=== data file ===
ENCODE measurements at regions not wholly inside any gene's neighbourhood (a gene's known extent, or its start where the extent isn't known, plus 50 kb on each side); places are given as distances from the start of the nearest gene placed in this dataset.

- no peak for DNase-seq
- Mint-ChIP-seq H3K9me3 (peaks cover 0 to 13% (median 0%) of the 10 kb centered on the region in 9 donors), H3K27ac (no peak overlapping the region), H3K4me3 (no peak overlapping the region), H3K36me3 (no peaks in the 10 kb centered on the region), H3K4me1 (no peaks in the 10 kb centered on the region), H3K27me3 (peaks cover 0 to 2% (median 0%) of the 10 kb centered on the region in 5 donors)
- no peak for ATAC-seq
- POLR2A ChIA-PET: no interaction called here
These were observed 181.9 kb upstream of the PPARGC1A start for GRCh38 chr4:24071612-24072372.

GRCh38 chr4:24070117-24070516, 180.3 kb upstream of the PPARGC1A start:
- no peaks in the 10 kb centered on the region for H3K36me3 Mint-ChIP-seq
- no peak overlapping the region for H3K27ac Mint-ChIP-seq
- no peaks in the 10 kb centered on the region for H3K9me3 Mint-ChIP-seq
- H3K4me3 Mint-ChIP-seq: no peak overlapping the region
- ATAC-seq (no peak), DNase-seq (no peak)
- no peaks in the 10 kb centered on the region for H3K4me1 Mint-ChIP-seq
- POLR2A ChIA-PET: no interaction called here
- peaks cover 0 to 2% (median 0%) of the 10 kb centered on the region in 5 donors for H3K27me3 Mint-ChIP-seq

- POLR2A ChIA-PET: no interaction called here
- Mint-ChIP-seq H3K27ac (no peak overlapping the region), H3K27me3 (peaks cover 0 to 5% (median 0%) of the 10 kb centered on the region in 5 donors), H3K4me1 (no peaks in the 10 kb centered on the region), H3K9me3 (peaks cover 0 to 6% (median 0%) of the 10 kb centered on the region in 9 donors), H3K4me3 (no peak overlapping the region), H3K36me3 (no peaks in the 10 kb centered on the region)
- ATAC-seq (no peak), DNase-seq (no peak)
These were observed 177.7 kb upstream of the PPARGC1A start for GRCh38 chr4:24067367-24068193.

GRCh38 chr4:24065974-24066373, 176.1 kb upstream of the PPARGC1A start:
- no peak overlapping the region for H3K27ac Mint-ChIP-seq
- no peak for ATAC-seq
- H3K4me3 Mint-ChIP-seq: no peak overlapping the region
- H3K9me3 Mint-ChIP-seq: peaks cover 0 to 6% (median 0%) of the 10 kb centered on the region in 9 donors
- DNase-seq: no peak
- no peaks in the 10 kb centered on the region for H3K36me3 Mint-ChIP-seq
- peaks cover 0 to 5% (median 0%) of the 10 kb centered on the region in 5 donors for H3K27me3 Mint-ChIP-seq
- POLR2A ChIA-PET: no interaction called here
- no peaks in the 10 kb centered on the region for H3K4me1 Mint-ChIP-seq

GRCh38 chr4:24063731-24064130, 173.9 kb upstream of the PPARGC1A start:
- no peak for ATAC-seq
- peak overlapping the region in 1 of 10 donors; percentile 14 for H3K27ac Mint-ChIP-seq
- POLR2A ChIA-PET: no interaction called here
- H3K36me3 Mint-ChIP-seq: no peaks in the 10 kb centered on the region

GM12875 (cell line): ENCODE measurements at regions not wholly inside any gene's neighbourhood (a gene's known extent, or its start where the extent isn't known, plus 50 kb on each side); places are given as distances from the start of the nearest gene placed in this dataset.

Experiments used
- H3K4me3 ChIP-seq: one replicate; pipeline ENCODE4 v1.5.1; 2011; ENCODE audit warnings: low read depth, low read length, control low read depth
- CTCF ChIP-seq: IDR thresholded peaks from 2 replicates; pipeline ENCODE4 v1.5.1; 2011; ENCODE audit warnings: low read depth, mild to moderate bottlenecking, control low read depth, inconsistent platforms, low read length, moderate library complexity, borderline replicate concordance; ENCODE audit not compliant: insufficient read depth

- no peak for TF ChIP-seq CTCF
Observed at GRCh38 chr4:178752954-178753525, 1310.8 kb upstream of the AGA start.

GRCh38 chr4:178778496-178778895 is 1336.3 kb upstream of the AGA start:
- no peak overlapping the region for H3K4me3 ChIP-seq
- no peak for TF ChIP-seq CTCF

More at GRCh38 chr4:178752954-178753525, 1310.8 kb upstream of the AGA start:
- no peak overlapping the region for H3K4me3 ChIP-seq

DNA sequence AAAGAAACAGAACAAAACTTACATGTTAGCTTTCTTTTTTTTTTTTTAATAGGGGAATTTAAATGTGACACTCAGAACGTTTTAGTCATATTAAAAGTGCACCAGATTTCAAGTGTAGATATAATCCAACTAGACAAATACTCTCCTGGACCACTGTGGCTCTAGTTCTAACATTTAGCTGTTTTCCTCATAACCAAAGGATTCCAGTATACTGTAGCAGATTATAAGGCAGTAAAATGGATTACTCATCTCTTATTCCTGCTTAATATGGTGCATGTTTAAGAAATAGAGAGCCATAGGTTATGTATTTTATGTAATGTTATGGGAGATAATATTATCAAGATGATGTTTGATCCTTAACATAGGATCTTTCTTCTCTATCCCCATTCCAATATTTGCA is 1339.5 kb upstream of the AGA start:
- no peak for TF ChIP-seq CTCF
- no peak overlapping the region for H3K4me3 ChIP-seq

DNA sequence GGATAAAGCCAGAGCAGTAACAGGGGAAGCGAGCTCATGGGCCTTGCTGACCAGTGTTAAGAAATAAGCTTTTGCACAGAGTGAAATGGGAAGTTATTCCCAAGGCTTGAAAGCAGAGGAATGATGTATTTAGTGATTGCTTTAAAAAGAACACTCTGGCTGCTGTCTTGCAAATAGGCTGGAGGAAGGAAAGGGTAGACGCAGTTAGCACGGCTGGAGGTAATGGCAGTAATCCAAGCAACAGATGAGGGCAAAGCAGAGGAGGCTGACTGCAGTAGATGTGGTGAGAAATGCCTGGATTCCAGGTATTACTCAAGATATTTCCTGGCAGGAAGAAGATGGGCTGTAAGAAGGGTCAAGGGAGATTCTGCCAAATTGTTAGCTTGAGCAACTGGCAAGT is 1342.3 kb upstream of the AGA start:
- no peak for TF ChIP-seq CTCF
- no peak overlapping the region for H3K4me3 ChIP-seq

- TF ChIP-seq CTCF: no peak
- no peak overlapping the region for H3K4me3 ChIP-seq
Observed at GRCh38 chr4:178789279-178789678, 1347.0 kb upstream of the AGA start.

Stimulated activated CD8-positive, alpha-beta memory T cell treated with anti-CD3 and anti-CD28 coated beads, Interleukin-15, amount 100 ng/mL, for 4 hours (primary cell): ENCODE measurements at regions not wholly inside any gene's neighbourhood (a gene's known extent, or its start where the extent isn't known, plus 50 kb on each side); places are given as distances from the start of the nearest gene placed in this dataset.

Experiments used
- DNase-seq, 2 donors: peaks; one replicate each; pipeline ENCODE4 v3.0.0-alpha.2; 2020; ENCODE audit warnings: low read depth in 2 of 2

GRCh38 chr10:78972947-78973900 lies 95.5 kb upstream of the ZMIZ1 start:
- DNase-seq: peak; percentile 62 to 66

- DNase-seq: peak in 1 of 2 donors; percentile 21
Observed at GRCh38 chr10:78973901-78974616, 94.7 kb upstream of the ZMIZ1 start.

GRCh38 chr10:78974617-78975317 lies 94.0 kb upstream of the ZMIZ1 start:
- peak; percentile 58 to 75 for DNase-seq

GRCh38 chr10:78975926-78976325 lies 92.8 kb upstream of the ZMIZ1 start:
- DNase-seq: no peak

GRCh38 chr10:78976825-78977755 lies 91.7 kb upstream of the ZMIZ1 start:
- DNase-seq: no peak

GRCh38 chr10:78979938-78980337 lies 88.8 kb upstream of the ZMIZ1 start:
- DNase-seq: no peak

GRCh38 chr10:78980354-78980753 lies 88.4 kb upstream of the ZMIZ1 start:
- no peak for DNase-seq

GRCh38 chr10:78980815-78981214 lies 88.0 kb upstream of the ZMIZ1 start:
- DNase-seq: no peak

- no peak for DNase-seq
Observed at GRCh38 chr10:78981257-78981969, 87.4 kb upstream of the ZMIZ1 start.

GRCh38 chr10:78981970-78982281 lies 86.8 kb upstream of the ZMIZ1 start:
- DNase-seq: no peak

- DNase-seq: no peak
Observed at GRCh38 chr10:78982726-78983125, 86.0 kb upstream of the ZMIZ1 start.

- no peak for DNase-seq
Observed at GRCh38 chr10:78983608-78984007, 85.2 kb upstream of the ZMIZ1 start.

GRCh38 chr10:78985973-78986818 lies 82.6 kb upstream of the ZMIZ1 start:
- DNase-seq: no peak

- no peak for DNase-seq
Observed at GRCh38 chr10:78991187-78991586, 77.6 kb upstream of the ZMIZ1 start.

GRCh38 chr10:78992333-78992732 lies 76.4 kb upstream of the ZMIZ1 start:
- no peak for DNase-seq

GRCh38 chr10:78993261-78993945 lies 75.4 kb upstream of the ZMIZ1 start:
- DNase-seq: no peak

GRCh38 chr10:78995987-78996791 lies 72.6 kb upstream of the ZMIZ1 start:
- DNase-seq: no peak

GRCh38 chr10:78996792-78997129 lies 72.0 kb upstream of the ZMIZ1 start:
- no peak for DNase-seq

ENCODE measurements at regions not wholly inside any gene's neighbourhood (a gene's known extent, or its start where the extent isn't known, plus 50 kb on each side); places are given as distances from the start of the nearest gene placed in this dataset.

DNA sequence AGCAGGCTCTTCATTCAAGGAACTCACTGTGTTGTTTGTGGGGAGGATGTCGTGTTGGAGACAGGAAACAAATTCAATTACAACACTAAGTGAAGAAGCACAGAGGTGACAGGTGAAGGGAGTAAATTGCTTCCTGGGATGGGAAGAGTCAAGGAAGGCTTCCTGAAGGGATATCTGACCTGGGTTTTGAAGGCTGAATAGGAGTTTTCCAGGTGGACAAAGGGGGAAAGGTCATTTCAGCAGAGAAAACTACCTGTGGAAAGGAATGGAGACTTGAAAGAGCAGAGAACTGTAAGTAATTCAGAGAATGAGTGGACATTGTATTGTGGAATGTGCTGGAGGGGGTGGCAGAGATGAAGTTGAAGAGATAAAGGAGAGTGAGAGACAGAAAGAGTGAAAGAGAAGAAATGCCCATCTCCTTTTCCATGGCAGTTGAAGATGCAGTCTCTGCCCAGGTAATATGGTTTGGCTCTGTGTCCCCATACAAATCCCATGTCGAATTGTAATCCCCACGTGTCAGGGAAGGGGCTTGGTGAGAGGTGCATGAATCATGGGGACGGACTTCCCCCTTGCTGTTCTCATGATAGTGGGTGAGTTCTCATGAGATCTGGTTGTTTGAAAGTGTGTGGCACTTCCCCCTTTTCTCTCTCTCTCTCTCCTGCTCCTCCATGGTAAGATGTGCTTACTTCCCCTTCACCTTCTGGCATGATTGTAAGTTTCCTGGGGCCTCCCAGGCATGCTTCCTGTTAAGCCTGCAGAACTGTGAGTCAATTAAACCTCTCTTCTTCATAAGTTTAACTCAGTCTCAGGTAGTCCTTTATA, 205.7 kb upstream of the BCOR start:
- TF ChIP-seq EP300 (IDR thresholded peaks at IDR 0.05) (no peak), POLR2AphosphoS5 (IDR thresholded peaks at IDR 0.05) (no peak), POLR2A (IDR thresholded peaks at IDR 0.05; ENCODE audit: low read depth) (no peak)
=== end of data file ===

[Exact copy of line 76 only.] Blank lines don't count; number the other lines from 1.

GRCh38 chr10:78981970-78982281 lies 86.8 kb upstream of the ZMIZ1 start: